I curl up in a secluded window seat in order to see the big oak tree down by the road. The incessant rain falls like giant tears from sad clouds and blurs my vision. My restless fingers trace the rivulets on the cold pane as I try in vain to find a pattern.
This sturdy old house was built when padded seat nooks were standard, when people took time to be quiet and read, or like me, gaze into a vague and foggy future while chased by bitter memories of loss, always hoping for some clue to a solution; always hoping for a rescue. None ever comes.
The oak tree has no leaves. I want to believe it is trembling from exposure to the raw winter weather. How does it go on year after interminable year and still burst forth in the spring with an umbrella of new greenery that reaches heavenward for the sustenance of light? The eternal questions in my tortured mind are exhausting.
After my old life crumbled into non-existence, my sister and her husband offered me sanctuary here in the country until things begin to make sense again. They have three children who spend most of their time on the other side of the cavernous house. I hardly ever hear them. From this third floor retreat I pass the endless hours alone. There is a small kitchenette so I am not obligated to join them for meals. My very appreciated private quarters are a temporary cocoon, a safe haven.
Sometimes I try to express my erratic feelings by painting or writing, but it does not give me comfort or relief. The joy I once had in my well-ordered life is now reduced to incapacitating pain. The music in me has withered and died. I can’t even pray.
As my eyes strain to make out the shape of the oak, there is a crash of thunder that rattles the glass between the stormy outside and me. Exquisite lightening explodes in a breathtaking kaleidoscope; beautiful, yet terrible. In one devastating second it seeks out the solid and dependable old tree and attacks it without mercy. Huge parts of it fall to the ground in flames until the dousing rain turns fire to smoke.
I gasp in disbelief. How dare you? I holler, shaking my fist at the unrepentant sky. What did that wonderful oak ever do to you? I have so aligned myself with its steadfastness day after day it never occurred to me it would not always be standing like a sentry at the gates of this lovely home.
I can’t seem to stop screaming in rage. Why did you leave me? I thought you would be there forever like you promised. You have hurt me to my very core. I hate you! I love you! I am lost. Oh God, where are you?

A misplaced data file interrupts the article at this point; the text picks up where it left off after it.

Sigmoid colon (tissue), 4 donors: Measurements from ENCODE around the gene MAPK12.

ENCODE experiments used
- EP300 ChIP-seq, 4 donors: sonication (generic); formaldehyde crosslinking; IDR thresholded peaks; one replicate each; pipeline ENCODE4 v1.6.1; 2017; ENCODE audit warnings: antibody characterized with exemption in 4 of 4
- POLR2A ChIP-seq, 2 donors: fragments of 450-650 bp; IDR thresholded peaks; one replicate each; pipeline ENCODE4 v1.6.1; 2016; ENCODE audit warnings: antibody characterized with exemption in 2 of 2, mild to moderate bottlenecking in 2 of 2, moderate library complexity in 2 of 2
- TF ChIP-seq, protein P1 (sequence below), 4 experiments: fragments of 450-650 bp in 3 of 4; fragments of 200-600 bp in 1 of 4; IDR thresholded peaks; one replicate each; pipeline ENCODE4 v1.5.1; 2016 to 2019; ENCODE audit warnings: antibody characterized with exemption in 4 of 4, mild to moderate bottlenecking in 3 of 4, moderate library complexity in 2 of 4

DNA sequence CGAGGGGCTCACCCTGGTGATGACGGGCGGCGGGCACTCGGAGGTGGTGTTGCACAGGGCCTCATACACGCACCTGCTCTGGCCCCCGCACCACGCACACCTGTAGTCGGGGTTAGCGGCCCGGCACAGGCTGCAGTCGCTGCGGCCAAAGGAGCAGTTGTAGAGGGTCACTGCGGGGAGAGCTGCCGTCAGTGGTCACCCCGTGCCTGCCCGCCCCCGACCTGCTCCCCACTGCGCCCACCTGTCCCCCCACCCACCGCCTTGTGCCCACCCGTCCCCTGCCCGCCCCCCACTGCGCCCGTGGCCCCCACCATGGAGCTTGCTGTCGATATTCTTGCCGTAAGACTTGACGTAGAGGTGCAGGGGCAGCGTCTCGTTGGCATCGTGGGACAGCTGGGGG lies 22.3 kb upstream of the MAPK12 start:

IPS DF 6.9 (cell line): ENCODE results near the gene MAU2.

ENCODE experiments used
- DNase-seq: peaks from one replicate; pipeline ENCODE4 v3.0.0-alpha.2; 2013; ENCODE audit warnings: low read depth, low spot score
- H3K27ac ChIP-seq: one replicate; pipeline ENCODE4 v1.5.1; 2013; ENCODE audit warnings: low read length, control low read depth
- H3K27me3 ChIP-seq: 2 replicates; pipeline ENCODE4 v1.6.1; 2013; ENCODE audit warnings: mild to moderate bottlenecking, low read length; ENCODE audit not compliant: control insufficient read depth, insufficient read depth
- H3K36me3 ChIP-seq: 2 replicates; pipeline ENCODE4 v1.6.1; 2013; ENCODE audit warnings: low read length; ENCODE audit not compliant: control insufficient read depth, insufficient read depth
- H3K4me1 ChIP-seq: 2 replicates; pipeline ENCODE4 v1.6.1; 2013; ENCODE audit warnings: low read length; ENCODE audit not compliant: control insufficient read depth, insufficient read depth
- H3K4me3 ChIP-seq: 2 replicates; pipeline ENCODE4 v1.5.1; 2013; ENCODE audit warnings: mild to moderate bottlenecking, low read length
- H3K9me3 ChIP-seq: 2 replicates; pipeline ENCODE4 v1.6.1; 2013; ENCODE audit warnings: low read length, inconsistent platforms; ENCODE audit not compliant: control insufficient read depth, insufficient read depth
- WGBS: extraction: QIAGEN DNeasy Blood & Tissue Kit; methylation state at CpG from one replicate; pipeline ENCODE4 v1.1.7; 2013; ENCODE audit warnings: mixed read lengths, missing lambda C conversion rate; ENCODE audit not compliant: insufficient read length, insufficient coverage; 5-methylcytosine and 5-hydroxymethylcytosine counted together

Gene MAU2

My kind and patient sister stands nearby with the healing balm of understanding. She knows my purging meltdown has nothing to do with the oak tree. After my anger is spent, I put both hands over my swollen eyes and wait for something I cannot articulate. She sits close and ever so gently wraps her loving arms around me. I can hear the satisfying tenor of congenial voices downstairs. She has left the door open.
When the rain stops I sit up straight and gaze into her precious face, so like Mama’s at that age. I know I am in the right place to begin to reconnect, to fill the emptiness, and to find the music that has deserted my soul.
With quiet strength, she leads me toward the steps to where the warmth of home begins to thaw my protective facade. I am acutely aware of a soothing sound that makes its way to these tone-deaf ears. It is the clear voice of her four-year-old. He is singing; an endearing thing he does unconsciously as he plays.
The pure sweetness in the tune floats upward and washes over my shattered heart. The simple song is all the more effective by his lisp. “Jesuth loveths me thith I know, for the Bible tellths me so. Little oneths to Him belong; they are weak but He isth strong…”
A sliver of hope tiptoes in to plant a tiny seed. Tomorrow, when the sun comes out, I want to check on the tree whose roots go deep, and like me, just may have survived the storm. Tonight, I need to listen to a child.
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